Michel Barnier pinpoints greatest Brexit regret – but tells Keir Starmer ‘door is open’
by: Hani Kamal El-Din
Michel Barnier has revealed his greatest regret stemming from the Brexit vote in a tell-all interview.
The former EU Commission negotiator, who helped reshape the UK’s relationship with the EU from 2019 to 2021, was left “astonished” by aspects of the Conservative Government’s tactics.
He painstakingly negotiated the details of the separation agreement and resolutely told the Financial Times there was “no room” for manoeuvre regarding the current framework.
But there is some space, he said, for “future PM” Sir Keir Starmer to “improve the functioning of the agreement”.
He has focused on one particular aspect of the deal that he said could use some improvement; the UK-EU Erasmus exchange scheme.
Erasmus became a controversial aspect of the Brexit agreement in 2020 when it was revealed the then Government planned to exit the programme and replace it with the home-grown Turing Scheme.
The unexpected move, which came after Boris Johnson had assured MPs there was “no threat to the Erasmus scheme”, meant British students lost access to EU institutions, and EU students lost access to the UK.
Mr Barnier was among those who regretted the decision, which was described as a “real sadness”, and he has suggested the scheme is one of few the UK could eventually rejoin under Sir Keir.
He told the Financial Times: “The door is open, particularly for Erasmus.”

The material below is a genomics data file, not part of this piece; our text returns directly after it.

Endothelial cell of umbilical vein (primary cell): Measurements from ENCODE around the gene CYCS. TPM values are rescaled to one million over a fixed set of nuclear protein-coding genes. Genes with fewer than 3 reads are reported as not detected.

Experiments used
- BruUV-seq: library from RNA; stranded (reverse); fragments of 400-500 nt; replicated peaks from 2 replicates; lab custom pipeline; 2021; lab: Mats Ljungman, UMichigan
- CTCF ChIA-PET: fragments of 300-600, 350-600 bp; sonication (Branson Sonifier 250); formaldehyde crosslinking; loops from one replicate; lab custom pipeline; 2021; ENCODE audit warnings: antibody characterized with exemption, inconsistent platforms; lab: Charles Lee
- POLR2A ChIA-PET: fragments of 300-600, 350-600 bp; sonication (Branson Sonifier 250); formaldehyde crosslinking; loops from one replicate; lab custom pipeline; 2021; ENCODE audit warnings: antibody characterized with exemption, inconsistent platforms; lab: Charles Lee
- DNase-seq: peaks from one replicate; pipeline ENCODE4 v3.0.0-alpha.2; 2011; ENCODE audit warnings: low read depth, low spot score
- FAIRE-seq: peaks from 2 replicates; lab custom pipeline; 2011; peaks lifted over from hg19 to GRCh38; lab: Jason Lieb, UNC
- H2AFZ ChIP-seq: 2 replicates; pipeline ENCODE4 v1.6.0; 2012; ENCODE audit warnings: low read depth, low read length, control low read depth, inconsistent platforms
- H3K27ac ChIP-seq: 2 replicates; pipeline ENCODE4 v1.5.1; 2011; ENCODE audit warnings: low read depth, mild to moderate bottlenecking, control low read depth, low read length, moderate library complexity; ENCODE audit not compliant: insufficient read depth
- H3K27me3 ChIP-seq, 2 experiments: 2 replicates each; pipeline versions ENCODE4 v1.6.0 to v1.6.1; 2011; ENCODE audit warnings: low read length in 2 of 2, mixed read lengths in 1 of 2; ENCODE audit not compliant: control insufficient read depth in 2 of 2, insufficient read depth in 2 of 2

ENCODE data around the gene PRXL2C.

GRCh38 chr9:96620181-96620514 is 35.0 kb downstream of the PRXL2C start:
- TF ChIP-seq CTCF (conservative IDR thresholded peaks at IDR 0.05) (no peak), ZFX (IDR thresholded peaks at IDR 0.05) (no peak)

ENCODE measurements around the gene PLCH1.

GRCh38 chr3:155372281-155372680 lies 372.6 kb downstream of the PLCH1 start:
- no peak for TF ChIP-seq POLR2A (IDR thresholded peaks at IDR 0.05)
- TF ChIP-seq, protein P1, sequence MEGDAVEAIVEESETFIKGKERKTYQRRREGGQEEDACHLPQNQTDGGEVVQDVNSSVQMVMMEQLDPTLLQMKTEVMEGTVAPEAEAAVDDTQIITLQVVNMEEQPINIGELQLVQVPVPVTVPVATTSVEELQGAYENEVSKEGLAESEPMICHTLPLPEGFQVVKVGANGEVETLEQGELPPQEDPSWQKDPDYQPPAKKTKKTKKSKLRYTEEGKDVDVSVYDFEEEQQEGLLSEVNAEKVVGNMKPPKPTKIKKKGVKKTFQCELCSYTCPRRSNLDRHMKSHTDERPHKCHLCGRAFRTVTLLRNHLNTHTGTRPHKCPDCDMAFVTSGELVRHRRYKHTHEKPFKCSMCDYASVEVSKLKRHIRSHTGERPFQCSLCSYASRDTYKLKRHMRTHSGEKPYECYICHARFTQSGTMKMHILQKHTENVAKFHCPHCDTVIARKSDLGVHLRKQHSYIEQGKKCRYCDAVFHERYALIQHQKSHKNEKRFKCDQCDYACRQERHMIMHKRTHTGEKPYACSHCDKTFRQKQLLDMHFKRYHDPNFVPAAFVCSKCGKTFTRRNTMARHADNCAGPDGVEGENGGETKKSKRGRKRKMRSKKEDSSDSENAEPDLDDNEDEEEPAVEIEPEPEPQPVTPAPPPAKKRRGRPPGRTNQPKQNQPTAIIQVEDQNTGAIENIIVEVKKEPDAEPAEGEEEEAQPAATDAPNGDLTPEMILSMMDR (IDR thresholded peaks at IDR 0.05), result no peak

Sir Keir, who is tipped to become the UK’s next Prime Minister, has said he would like to rethink EU-UK relations after a turbulent few years.
Mr Barnier once praised the Labour leader, writing in his book My Secret Brexit Diary that he was impressed by “his ability to grasp in detail what is at stake in Brexit negotiations”, and believed he would “one day be UK prime minister”.
But he has poured cold water on plans by David Lammy, the shadow foreign secretary, to comb through the UK-EU trade agreement “page by page” and renegotiate.
He told the party “good luck” while accepting other aspects of the plan seemed “pragmatic and possible”.
Sir Keir has said there is “no case” for going back to the EU, customs union or single market, but has a softer stance on the issue compared to Conservatives.
He has previously said he doesn’t “want to diverge” from EU rules and that, while remaining outside European institutions, “the more we share a future together”.